The Office of Fair Trading has begun a formal review examining what it predicts will be the “first of a number” of mergers between foundation trusts.
HSJ revealed in April that the OFT would look into the proposed merger between Royal Bournemouth and Christchurch Hospitals Foundation Trust and Poole Hospital Foundation Trust, although it did not confirm the move until this week.
The regulator will consider whether the merger will substantially lessen competition and will also take into account value for money for the taxpayer, a factor the OFT does not consider in non-NHS mergers.
OFT director of merger Sheldon Mills said: “We expect this to be the first of a number of mergers involving NHS foundation trusts. Working closely with Monitor, which will advise on patient interests, we will draw on the experience we have gained through examining other healthcare mergers.”
Mergers between NHS organisations are usually considered by the Cooperation and Competition Panel. However, the Health Act 2012 confirmed the OFT will be responsible for ruling on mergers between foundation trusts as they are independent enterprises.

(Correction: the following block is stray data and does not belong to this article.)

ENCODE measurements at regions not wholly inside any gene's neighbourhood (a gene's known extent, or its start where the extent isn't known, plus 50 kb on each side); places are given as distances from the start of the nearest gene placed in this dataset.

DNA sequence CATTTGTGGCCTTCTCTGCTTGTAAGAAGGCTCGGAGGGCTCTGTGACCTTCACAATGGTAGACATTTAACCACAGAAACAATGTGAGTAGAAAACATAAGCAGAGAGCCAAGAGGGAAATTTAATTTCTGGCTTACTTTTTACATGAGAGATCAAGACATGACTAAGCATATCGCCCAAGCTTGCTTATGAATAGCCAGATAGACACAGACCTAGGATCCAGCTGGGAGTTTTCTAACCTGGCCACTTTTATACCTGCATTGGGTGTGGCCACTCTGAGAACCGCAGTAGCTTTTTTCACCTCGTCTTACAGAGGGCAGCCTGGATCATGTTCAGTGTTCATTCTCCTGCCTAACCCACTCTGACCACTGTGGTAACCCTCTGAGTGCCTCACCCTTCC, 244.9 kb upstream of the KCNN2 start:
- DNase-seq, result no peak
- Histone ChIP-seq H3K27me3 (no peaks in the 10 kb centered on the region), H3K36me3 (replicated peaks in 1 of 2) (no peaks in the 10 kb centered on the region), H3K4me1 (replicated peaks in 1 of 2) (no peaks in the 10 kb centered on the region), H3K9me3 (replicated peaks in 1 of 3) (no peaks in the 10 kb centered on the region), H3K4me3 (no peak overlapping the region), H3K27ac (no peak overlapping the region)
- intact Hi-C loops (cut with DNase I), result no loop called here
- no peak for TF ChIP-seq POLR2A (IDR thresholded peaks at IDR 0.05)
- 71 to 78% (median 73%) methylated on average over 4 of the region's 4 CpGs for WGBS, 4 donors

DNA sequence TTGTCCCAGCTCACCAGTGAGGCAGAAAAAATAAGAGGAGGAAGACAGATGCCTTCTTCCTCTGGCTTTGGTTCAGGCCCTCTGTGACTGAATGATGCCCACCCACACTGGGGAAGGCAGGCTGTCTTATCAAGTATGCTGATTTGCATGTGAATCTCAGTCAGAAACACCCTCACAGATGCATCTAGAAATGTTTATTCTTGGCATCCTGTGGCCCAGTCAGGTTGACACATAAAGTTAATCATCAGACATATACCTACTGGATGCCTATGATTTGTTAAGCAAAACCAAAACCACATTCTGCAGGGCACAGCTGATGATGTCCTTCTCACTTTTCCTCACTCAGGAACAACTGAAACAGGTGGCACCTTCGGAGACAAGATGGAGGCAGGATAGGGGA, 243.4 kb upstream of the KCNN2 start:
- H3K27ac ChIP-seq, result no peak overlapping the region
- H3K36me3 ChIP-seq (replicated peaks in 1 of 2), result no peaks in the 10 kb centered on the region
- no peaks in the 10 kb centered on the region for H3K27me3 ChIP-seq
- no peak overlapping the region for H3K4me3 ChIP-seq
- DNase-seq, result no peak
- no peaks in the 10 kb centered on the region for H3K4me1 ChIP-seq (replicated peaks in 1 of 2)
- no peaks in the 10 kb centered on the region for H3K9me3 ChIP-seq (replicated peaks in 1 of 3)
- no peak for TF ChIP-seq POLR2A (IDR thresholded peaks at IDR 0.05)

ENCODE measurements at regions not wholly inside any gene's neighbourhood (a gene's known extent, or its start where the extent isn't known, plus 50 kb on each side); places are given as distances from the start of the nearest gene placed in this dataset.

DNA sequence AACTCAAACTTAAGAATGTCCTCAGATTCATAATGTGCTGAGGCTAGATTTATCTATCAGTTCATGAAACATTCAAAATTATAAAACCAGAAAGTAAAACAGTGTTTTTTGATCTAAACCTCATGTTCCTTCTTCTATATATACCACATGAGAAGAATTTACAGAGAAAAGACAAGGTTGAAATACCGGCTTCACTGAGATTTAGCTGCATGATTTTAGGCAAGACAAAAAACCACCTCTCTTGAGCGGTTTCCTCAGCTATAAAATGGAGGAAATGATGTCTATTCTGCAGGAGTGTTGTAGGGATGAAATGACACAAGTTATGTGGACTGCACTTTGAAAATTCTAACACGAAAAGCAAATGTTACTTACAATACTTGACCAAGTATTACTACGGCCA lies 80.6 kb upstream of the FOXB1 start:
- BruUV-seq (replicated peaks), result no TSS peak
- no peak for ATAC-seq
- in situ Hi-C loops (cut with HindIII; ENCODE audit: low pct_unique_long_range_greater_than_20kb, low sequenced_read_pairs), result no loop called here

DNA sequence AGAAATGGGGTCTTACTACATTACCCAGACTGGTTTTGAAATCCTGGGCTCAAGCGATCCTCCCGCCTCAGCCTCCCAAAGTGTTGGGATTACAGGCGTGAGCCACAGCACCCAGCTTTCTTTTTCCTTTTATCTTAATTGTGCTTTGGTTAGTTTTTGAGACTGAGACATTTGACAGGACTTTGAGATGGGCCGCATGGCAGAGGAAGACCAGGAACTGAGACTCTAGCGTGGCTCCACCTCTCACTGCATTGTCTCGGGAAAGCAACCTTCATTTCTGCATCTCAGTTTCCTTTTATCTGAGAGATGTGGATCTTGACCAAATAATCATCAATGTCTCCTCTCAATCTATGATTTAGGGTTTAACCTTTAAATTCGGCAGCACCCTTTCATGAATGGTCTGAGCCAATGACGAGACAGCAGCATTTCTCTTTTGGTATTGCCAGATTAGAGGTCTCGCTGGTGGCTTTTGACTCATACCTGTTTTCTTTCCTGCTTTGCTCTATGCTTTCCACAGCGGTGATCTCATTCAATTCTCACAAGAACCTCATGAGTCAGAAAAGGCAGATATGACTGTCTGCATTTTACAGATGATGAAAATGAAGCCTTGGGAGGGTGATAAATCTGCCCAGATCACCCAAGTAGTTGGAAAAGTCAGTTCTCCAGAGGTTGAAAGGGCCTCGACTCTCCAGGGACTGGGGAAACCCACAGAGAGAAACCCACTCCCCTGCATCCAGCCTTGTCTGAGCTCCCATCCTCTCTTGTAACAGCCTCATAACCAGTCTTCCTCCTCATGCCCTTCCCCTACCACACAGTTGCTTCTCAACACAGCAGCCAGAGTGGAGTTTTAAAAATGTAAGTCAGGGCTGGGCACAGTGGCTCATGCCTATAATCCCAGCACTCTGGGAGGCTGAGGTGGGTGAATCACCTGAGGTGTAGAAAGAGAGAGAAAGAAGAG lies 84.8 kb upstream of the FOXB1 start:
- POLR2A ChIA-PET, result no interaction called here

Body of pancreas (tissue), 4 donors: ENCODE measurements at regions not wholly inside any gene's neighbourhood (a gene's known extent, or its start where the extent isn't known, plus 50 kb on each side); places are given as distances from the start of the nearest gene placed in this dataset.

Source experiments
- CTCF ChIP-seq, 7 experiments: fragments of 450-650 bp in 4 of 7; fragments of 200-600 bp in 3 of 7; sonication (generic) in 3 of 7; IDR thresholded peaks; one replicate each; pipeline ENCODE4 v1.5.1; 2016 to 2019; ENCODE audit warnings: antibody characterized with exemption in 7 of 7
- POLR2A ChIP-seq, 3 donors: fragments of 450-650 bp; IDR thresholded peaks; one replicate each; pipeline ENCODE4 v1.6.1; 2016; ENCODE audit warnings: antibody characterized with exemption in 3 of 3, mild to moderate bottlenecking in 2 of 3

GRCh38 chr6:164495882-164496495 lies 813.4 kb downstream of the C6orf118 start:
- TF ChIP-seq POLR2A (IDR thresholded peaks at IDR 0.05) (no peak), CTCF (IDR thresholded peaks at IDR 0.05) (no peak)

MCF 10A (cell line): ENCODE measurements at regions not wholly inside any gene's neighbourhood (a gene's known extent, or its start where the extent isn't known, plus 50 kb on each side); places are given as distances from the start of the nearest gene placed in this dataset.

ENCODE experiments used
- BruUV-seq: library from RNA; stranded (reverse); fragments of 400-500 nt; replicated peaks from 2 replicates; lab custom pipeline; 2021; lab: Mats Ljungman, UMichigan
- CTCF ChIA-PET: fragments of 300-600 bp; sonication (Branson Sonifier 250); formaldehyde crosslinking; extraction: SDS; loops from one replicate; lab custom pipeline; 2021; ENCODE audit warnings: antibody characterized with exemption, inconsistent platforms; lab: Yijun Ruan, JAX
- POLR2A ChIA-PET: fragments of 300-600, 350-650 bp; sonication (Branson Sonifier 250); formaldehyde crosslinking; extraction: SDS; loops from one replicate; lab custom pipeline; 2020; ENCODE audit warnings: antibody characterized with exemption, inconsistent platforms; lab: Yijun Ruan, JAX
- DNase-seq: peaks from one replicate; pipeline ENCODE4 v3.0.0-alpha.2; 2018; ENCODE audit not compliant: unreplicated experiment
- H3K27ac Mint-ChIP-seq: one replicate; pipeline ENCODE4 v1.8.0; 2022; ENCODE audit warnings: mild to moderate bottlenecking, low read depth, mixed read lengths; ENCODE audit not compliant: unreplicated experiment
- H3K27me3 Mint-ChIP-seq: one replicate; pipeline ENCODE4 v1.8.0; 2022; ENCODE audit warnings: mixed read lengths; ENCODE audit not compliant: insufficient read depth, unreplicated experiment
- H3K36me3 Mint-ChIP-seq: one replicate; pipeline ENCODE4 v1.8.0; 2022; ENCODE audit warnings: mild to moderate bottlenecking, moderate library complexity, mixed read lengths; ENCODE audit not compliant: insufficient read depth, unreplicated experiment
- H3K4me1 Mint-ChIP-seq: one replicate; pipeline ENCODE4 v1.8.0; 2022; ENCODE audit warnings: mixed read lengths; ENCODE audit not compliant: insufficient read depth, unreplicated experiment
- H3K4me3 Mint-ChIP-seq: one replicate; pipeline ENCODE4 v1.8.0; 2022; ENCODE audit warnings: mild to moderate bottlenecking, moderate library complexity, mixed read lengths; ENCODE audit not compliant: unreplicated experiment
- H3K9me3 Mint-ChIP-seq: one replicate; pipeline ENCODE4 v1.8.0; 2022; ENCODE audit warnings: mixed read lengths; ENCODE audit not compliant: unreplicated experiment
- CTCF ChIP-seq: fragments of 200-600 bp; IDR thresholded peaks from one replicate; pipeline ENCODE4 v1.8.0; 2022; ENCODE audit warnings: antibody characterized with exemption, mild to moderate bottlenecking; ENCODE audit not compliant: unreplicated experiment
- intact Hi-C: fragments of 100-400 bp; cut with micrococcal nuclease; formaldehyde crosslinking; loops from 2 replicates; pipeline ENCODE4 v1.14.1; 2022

Under the act, the OFT is required to seek “non-binding advice” from Monitor on the benefits to patients. HSJ understands the Cooperation and Competition Panel has advised Monitor on how to interpret this.
Bruce Kilpatrick, head of the city competition team at law firm Addleshaw Goddard, said although the OFT had “less flexibility to take account of efficiencies” realised through mergers, in practice the regulator was “likely to be heavily influenced” by the approach taken by the panel. This would include consideration of value for money for taxpayers.
He said the issues raised by the merger were “not entirely novel” for the OFT, which has previously looked at private sector mergers where the parties compete on service quality rather than price, such as those between pharmacy chains.
The OFT refers all mergers where it judges there is likely to be a substantial lessening of competition to the Competition Commission but can apply an exception if, for example, it judges customer benefit outweighs the loss.
Management from both trusts argue the merger is necessary to ensure sustainable services.
Royal Bournemouth chief executive Tony Spotswood told HSJ the trusts had submitted a “benefits case” setting out the positive impacts the merger could have for patients as well as “specific economies of scale that would not be realisable without coming together”.
The OFT aims to reach a decision by 14 December.